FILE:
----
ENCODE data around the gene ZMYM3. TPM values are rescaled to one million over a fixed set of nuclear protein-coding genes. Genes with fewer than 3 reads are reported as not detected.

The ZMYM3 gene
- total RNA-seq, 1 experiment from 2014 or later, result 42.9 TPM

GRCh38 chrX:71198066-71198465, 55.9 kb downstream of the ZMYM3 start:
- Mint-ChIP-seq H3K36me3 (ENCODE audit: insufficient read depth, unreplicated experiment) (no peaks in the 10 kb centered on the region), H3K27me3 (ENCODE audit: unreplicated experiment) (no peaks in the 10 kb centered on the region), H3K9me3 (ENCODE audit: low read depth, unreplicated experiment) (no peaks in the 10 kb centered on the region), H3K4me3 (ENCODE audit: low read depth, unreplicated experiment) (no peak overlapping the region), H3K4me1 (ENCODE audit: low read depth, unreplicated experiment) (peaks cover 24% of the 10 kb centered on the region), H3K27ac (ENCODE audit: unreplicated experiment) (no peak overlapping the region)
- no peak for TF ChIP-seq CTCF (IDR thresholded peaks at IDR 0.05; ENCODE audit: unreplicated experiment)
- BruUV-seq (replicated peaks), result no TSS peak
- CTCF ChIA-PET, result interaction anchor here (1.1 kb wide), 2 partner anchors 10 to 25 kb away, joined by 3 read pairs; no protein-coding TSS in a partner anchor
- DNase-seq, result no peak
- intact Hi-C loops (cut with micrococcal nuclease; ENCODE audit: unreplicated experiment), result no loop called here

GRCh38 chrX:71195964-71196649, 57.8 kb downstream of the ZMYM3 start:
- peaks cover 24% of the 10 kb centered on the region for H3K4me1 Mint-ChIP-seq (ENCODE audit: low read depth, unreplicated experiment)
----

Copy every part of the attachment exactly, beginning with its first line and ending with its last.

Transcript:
ENCODE data around the gene ZMYM3. TPM values are rescaled to one million over a fixed set of nuclear protein-coding genes. Genes with fewer than 3 reads are reported as not detected.

The ZMYM3 gene
- total RNA-seq, 1 experiment from 2014 or later, result 42.9 TPM

GRCh38 chrX:71198066-71198465, 55.9 kb downstream of the ZMYM3 start:
- Mint-ChIP-seq H3K36me3 (ENCODE audit: insufficient read depth, unreplicated experiment) (no peaks in the 10 kb centered on the region), H3K27me3 (ENCODE audit: unreplicated experiment) (no peaks in the 10 kb centered on the region), H3K9me3 (ENCODE audit: low read depth, unreplicated experiment) (no peaks in the 10 kb centered on the region), H3K4me3 (ENCODE audit: low read depth, unreplicated experiment) (no peak overlapping the region), H3K4me1 (ENCODE audit: low read depth, unreplicated experiment) (peaks cover 24% of the 10 kb centered on the region), H3K27ac (ENCODE audit: unreplicated experiment) (no peak overlapping the region)
- no peak for TF ChIP-seq CTCF (IDR thresholded peaks at IDR 0.05; ENCODE audit: unreplicated experiment)
- BruUV-seq (replicated peaks), result no TSS peak
- CTCF ChIA-PET, result interaction anchor here (1.1 kb wide), 2 partner anchors 10 to 25 kb away, joined by 3 read pairs; no protein-coding TSS in a partner anchor
- DNase-seq, result no peak
- intact Hi-C loops (cut with micrococcal nuclease; ENCODE audit: unreplicated experiment), result no loop called here

GRCh38 chrX:71195964-71196649, 57.8 kb downstream of the ZMYM3 start:
- peaks cover 24% of the 10 kb centered on the region for H3K4me1 Mint-ChIP-seq (ENCODE audit: low read depth, unreplicated experiment)